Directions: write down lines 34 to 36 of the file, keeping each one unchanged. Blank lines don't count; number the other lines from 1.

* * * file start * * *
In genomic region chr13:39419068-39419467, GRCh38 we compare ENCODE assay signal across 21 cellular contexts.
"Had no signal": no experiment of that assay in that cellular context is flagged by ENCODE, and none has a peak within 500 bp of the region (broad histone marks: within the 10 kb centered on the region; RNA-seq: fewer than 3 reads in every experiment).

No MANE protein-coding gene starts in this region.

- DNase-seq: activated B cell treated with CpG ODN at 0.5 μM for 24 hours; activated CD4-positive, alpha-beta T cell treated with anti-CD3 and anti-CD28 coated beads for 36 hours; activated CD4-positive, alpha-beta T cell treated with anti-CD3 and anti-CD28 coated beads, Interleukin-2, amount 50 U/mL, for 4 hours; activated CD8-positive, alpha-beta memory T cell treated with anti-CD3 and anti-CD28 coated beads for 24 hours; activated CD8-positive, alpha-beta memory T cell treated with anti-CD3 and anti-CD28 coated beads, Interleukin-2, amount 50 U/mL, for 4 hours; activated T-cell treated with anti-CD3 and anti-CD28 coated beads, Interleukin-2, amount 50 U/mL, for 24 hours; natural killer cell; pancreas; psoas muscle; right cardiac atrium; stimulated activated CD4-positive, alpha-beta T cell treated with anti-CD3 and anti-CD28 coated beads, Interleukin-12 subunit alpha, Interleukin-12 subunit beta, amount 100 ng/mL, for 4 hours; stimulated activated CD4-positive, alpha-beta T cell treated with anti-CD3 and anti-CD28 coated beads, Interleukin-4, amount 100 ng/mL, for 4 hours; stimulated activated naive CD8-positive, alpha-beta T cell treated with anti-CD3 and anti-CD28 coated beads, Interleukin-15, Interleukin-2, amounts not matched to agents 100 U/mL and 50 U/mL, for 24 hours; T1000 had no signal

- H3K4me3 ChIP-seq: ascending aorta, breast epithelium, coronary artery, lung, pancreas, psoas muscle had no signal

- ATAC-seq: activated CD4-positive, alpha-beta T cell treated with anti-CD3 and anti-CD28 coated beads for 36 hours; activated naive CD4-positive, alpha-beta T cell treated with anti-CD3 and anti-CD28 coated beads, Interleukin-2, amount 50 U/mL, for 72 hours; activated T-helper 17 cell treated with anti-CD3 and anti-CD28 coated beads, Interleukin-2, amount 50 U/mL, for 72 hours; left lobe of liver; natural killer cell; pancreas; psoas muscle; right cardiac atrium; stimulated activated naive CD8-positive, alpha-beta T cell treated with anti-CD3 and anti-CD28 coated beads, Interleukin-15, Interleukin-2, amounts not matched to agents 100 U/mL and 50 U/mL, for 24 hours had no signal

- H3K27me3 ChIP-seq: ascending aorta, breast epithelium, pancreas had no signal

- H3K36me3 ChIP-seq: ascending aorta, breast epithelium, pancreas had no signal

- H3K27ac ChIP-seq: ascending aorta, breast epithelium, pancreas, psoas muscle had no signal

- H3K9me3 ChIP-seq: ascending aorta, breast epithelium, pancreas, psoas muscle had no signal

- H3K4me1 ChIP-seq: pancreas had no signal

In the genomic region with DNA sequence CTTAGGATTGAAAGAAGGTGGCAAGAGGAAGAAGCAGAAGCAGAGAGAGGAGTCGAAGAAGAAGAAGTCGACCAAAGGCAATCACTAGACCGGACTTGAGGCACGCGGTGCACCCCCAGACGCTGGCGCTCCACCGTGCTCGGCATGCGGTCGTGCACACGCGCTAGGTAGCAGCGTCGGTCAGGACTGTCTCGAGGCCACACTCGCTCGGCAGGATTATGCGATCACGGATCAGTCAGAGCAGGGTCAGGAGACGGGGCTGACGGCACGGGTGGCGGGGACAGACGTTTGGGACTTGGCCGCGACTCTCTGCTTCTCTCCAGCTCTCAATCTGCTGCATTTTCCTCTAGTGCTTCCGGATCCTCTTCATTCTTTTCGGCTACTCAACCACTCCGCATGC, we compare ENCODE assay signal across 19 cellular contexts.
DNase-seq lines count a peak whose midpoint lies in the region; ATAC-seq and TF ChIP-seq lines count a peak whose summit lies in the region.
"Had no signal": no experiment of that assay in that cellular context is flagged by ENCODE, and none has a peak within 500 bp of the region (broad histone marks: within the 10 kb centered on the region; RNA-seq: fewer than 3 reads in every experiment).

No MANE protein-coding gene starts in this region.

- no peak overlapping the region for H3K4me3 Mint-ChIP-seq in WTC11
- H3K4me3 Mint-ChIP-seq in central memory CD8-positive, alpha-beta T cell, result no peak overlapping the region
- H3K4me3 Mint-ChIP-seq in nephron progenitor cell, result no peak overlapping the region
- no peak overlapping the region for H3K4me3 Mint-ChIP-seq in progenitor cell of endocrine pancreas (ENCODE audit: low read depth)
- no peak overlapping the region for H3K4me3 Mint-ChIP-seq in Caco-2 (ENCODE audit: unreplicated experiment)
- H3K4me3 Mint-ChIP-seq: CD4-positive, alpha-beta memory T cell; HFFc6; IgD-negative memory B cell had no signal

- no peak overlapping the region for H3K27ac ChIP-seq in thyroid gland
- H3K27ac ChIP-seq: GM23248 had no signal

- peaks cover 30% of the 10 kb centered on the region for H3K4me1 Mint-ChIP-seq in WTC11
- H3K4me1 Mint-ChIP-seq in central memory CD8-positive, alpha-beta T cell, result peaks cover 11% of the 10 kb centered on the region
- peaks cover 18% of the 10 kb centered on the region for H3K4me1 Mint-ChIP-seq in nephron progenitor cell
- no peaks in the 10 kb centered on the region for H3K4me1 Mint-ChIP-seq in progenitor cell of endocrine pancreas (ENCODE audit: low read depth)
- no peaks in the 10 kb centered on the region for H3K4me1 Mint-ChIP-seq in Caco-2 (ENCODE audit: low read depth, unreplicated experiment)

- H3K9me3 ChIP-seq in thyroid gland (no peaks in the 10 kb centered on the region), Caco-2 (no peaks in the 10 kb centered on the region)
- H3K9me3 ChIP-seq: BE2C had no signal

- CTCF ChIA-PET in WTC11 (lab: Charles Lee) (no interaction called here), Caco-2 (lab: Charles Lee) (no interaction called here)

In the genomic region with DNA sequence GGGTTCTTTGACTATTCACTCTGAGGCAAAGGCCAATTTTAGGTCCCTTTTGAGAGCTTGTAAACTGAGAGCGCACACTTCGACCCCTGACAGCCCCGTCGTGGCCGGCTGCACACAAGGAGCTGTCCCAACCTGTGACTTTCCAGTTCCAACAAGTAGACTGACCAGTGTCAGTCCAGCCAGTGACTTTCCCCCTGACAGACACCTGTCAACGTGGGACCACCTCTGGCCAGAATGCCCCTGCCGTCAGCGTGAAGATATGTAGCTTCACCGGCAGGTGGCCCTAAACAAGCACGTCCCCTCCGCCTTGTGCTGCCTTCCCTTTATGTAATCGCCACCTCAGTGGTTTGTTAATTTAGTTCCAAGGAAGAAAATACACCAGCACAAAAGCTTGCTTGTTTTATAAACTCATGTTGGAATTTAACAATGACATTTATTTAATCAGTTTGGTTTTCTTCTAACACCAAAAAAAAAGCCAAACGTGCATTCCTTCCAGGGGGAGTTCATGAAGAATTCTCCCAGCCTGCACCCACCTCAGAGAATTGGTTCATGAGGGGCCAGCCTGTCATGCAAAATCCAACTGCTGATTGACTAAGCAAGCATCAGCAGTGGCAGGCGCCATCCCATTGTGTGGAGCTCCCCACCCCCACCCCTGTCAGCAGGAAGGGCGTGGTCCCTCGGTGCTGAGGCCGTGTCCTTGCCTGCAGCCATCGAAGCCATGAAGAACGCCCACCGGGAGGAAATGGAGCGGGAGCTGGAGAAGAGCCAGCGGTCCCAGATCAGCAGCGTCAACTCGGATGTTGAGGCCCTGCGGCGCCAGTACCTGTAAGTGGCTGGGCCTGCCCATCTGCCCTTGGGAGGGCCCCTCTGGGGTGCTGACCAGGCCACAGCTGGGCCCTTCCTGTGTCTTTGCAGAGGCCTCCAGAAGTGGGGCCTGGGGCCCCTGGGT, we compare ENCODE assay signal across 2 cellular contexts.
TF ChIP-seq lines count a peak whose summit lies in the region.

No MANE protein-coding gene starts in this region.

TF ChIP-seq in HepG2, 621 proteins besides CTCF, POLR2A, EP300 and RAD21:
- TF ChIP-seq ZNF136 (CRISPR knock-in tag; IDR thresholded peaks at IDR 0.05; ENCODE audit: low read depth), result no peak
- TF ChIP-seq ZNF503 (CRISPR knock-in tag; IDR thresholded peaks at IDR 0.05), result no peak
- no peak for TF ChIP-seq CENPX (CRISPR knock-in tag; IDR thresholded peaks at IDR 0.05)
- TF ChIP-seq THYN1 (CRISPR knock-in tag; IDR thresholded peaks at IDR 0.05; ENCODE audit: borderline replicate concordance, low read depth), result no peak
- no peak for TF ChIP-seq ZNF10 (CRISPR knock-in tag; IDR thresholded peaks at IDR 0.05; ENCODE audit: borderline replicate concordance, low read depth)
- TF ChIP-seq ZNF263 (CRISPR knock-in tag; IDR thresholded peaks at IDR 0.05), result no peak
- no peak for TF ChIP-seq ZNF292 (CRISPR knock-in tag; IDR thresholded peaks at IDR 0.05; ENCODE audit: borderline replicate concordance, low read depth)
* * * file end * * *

No MANE protein-coding gene starts in this region.

TF ChIP-seq in HepG2, 621 proteins besides CTCF, POLR2A, EP300 and RAD21:
- TF ChIP-seq ZNF136 (CRISPR knock-in tag; IDR thresholded peaks at IDR 0.05; ENCODE audit: low read depth), result no peak